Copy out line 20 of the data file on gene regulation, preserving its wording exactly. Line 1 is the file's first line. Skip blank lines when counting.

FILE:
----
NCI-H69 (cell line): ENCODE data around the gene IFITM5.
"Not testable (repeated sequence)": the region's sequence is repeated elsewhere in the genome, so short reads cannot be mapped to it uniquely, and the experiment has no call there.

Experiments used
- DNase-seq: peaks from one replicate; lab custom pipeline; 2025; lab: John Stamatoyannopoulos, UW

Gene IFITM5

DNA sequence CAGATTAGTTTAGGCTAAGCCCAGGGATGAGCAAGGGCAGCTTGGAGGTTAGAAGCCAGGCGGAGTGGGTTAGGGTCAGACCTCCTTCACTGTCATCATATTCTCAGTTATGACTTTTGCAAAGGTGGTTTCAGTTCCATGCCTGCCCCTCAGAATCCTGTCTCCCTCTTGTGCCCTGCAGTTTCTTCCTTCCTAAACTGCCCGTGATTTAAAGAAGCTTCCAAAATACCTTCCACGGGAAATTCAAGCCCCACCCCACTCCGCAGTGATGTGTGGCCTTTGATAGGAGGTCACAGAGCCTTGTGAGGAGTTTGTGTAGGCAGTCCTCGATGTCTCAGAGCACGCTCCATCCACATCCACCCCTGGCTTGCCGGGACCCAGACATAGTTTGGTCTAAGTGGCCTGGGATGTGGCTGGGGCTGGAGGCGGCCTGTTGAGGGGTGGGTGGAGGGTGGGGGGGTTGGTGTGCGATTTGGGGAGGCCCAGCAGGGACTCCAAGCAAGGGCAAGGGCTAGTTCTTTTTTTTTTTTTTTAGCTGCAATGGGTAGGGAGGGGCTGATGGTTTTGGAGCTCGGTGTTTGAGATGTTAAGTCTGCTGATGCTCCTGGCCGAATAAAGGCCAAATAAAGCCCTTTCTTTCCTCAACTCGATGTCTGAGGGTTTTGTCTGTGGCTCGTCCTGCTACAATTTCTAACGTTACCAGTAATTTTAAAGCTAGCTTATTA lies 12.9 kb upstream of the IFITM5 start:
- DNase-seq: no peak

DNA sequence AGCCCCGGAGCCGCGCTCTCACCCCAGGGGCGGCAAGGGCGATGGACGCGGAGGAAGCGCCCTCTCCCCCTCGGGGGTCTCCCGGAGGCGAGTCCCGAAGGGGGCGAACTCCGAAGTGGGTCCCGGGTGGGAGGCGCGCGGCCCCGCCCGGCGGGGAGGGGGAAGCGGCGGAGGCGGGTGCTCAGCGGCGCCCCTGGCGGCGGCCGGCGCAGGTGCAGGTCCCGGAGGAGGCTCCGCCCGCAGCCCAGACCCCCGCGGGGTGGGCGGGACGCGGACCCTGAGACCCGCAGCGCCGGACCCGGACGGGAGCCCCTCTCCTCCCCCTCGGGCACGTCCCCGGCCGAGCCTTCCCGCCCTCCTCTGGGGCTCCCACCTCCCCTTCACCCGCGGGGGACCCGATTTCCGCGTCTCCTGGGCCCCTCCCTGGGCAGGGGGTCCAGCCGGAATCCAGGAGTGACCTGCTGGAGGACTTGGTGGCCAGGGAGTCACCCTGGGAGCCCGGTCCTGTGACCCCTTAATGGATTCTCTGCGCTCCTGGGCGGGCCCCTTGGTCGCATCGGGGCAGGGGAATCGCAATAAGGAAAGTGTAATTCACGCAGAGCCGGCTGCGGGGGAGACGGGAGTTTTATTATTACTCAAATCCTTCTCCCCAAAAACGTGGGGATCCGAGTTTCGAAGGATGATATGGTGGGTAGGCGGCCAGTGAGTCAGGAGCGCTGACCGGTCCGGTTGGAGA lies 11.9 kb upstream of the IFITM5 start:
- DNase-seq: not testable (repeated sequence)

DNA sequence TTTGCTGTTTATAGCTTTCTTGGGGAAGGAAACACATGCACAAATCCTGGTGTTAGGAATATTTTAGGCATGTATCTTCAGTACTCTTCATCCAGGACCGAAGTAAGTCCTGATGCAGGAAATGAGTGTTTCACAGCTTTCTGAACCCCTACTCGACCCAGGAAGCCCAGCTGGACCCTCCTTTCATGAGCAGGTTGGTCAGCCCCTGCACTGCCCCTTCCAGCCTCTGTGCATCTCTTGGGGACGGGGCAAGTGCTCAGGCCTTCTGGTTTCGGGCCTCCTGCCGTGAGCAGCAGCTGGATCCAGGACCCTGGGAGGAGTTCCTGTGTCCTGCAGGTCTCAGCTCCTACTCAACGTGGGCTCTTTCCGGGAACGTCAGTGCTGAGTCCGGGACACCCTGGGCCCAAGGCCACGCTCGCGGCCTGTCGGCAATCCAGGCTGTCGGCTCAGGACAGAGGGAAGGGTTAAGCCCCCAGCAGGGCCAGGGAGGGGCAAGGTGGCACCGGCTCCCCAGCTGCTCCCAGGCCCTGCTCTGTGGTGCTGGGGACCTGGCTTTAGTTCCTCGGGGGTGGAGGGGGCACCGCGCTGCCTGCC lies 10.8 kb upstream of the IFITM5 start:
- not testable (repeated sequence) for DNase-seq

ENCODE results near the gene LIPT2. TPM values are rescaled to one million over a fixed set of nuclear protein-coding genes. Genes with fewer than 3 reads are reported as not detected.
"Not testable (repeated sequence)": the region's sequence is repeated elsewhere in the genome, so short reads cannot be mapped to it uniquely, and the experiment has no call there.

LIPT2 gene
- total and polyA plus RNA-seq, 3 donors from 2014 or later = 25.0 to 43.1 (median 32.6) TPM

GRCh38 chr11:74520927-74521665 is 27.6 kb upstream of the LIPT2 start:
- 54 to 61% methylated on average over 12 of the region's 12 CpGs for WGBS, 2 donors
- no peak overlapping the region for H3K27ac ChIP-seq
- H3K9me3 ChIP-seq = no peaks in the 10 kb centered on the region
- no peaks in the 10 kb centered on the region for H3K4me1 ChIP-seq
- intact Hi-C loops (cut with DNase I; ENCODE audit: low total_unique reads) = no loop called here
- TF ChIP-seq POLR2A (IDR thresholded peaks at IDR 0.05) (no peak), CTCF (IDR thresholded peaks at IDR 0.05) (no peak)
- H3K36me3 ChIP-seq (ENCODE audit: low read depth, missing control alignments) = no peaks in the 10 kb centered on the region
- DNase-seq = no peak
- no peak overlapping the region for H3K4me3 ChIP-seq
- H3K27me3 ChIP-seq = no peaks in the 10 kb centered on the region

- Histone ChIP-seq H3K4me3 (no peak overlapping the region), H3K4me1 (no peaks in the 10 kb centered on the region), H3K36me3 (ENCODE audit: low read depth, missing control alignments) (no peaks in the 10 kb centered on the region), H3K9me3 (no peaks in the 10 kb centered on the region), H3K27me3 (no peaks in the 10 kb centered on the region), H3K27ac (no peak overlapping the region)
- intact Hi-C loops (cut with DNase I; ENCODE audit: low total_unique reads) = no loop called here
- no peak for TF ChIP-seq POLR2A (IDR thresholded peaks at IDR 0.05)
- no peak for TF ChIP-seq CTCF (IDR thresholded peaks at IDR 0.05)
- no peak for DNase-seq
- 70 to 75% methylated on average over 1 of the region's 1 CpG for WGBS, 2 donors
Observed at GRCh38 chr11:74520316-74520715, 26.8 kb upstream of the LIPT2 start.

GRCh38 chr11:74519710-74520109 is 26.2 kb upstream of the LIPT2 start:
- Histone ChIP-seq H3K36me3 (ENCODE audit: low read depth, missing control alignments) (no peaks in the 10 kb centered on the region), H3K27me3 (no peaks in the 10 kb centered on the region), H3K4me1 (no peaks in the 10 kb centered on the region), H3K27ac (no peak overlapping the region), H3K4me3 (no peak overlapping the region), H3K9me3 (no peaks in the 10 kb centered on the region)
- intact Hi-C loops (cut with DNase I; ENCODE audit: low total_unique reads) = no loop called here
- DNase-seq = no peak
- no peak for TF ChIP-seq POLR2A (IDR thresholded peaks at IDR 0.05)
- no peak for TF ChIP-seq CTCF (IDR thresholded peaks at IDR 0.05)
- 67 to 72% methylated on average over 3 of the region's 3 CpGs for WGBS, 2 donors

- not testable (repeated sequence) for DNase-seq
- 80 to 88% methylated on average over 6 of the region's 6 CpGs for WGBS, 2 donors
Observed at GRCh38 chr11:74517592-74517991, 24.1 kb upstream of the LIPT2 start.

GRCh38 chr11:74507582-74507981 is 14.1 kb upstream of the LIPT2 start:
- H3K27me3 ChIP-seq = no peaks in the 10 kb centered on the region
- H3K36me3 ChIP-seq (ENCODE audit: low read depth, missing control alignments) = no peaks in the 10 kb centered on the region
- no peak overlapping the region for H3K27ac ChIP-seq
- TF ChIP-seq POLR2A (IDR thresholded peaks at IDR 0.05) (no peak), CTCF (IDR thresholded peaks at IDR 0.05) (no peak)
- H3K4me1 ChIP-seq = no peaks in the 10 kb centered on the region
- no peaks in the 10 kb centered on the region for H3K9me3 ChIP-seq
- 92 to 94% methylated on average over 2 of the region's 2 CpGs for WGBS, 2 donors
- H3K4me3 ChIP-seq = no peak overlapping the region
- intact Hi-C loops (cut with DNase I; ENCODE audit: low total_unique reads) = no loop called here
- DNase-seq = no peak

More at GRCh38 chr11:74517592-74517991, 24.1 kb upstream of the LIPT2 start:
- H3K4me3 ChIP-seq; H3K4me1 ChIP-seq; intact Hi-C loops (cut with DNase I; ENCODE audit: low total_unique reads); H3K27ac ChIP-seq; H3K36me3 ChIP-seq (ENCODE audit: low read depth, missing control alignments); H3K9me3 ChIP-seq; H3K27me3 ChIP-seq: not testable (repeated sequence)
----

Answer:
- no peaks in the 10 kb centered on the region for H3K4me1 ChIP-seq